The monovinylaromatic monomers which can be used contain 8 to 12 carbon atoms and include styrene, alpha-methylstyrene, p-vinyltoluene, m-vinyltoluene, o-vinyltoluene, 4-ethylstyrene, 3-ethylstyrene, 2-ethylstyrene, 4-tert-butylstyrene and 2,4-dimethylstyrene and mixtures thereof. Presently preferred is styrene.

The initators can be any of the organomonoalkali metal compounds known for such purposes. Preferably employed are the hydrocarbylmonoalkali metal compounds which correspond to the formula RM in which R is a hydrocarbyl aliphatic, cycloaliphatic, or aromatic radical, preferably alkyl, and M is an alkali metal, preferably lithium. Presently preferred are alkylmonolithium initators such as sec- and n-butyllithium. The amounts of monoalkali metal-based initiator employed depend upon the desired polymer or incremental block molecular weight, as is known in the art, and are readily determinable from the ranges of molecular weight desired, making due allowance for traces of poisons in the feed streams.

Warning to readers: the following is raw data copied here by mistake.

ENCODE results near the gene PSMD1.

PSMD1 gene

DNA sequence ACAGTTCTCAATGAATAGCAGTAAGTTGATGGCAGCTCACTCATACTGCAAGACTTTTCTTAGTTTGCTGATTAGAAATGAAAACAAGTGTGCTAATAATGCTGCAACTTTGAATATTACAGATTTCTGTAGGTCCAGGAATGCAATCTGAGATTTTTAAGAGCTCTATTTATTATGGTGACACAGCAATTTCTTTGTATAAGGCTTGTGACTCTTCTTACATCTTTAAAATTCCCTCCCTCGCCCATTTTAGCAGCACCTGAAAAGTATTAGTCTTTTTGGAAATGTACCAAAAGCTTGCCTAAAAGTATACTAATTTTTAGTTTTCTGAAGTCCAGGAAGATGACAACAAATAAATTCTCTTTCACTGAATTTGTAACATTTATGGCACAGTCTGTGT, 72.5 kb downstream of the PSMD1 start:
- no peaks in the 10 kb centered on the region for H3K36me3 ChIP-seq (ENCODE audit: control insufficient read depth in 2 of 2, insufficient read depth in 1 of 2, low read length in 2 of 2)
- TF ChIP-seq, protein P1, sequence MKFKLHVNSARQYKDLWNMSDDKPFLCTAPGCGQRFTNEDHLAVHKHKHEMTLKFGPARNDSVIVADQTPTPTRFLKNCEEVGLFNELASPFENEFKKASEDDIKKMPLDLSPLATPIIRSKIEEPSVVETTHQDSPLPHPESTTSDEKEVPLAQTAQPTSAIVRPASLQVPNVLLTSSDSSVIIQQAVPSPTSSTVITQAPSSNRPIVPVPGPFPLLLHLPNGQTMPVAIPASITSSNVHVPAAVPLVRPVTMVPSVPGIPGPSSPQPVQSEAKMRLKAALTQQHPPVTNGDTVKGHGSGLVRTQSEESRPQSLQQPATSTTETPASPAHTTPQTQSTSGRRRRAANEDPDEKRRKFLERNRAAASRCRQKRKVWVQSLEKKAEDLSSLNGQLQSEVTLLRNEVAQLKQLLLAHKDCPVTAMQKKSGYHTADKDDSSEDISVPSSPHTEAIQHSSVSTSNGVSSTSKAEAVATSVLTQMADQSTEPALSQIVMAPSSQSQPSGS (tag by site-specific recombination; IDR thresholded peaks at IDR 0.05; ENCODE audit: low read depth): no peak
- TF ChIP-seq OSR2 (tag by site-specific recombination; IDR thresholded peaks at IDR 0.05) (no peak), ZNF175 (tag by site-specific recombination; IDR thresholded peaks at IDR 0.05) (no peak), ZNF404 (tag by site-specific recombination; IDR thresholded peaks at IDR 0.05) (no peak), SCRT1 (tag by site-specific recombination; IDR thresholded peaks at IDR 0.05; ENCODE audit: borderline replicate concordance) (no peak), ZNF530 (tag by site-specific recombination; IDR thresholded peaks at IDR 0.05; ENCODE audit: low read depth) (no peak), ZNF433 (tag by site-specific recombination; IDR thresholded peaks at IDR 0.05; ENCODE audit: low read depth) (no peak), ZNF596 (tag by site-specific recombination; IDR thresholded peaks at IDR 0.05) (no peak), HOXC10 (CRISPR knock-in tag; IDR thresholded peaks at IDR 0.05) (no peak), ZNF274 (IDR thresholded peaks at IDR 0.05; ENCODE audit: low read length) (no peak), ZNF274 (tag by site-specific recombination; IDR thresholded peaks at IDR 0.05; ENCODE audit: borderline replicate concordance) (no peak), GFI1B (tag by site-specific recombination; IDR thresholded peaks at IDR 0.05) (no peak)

The polymerization is conducted in the substantial absence of air or moisture, preferably under an inert atmosphere. The resulting polymers contain a very high percentage of molecules in which an alkali metal atom is positioned at an end of the polymer chains. Of course, traces of impurities present in the feeds, such as water or alcohol, tend to reduce the amount of monoalkali metal-terminated polymer formed. Thereafter, the coupling steps are performed.

Coupling Reaction